1. The Eagle and Child – Oxford, England

This unassuming pub on the outskirts of Oxford University was host to what was probably the most epic writer’s group of all time. The self-proclaimed Inklings were a group of professors who would meet up weekly to have a drink and compare manuscripts. Among their ranks were CS Lewis, author of the Chronicles of Narnia and JRR Tolkien, creator of The Hobbit and Lord of the Rings. The Inklings were known to hole up in a back room, now referred to as the Rabbit Room. You can still grab a table in the back and marvel over the photos, drawings and other mementos of these famous fantasy writers.

2. Vesuvio Cafe – San Francisco, California

If you find yourself in San Francisco throw on your black turtleneck, dark sunglasses and grab your beat up copy of On the Road. Just off of Jack Kerouac Alleyway, the Vesuvio Cafe once played host to many of the hip irreverent writers of the Beat Generation. Neal Cassady, Allen Ginsburg and, of course, Kerouac himself often frequented this dive bar just across the street from the famous City Lights bookstore. There’s a famous story of Kerouac holing up in the bar, getting incredibly wasted and missing an important meeting with Henry Miller. Nowadays the bar has become a quirky tourist attraction, catering specifically to book-lovers who want to soak up this era of San Francisco history.

3. White Horse Tavern – New York, New York

Across the country in New York City, the Beats and Bohemians of the 50′s and 60′s flocked to the White Horse Tavern in Greenwich Village. Musical geniuses like Bob Dylan and Jim Morrison drank alongside literary minds like Norman Mailer, James Baldwin and Hunter S. Thompson. Jack Kerouac was thrown out on numerous occasions. Dylan Thomas’ portrait hangs over the bar, maybe to remind patrons to drink in moderation. In 1953 Thomas drank 18 whiskies, went home and promptly died 3 days later.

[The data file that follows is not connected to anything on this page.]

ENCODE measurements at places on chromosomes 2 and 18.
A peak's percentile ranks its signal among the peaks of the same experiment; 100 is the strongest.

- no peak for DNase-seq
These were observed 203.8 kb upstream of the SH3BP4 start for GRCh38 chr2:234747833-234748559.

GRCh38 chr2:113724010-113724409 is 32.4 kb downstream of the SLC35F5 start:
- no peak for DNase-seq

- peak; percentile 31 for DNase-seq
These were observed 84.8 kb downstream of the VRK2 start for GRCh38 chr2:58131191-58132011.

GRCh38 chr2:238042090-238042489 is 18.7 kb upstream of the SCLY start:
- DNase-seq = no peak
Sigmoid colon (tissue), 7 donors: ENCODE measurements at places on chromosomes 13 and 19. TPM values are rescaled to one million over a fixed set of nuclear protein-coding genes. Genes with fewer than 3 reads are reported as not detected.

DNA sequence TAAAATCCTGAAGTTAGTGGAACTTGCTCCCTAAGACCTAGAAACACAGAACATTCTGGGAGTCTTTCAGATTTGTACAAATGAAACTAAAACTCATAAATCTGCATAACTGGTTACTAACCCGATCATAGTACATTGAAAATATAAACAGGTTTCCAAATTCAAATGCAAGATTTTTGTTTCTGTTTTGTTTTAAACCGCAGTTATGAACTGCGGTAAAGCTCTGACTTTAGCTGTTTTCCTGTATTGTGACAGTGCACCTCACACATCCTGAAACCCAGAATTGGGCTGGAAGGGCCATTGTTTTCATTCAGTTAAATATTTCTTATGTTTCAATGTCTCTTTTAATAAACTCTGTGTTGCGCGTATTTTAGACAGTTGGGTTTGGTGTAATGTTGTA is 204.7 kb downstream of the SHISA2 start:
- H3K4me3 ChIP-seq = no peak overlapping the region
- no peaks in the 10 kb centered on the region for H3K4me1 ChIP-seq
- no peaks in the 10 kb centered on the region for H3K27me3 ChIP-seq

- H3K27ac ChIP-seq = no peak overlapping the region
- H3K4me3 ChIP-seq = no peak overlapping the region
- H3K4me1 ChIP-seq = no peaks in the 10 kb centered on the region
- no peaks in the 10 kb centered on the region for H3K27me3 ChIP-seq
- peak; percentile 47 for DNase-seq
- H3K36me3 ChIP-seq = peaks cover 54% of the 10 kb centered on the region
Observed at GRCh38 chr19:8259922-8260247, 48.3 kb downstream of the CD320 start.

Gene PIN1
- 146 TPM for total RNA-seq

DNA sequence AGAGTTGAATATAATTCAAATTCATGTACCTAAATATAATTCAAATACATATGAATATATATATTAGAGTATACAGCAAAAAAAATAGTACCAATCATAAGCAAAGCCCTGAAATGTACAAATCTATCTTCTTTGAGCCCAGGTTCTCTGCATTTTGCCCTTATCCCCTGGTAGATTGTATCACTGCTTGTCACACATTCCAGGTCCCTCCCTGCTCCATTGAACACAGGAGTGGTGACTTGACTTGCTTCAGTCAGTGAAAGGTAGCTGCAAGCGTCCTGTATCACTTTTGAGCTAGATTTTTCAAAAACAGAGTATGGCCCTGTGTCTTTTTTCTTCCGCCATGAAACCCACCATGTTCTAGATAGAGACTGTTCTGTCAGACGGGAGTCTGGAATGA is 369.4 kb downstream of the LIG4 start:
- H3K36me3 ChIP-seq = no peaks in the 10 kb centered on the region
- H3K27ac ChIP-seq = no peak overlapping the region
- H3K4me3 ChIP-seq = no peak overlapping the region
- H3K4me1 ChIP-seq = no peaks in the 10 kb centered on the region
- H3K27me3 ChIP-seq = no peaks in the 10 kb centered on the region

4. Ye Olde Cheshire Cheese – London, England

The Cheshire Cheese pub has been around for a really long time. It’s been serving up pints since The Great Fire of 1666. It’s literary history is equally long; Charles Dickens was a frequent visitor and even mentions the pub in A Tale of Two Cities. Over the years Mark Twain, Alfred Tennyson, Arthur Conan Doyle and Dr. Samuel Johnson are all reported to have been regulars. In the twentieth century WB Yeats and Ernest Rhys spear-headed The Rhymers Club which met here often. Inside, the pub is gloomy and dark, befitting it’s Dickensian image. Spaces are cramped and the tall should be prepared to stoop. It’s not without charm though: in the winter a roaring fire keeps patrons warm. Be sure to check out the subterranean vaults which date back to the 13th century.

5. Long Bar at Raffles – Singapore